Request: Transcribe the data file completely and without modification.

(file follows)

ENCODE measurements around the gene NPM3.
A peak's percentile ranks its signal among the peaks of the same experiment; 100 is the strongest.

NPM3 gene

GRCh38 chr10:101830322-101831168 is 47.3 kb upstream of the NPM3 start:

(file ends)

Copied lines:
ENCODE measurements around the gene NPM3.
A peak's percentile ranks its signal among the peaks of the same experiment; 100 is the strongest.

NPM3 gene

GRCh38 chr10:101830322-101831168 is 47.3 kb upstream of the NPM3 start: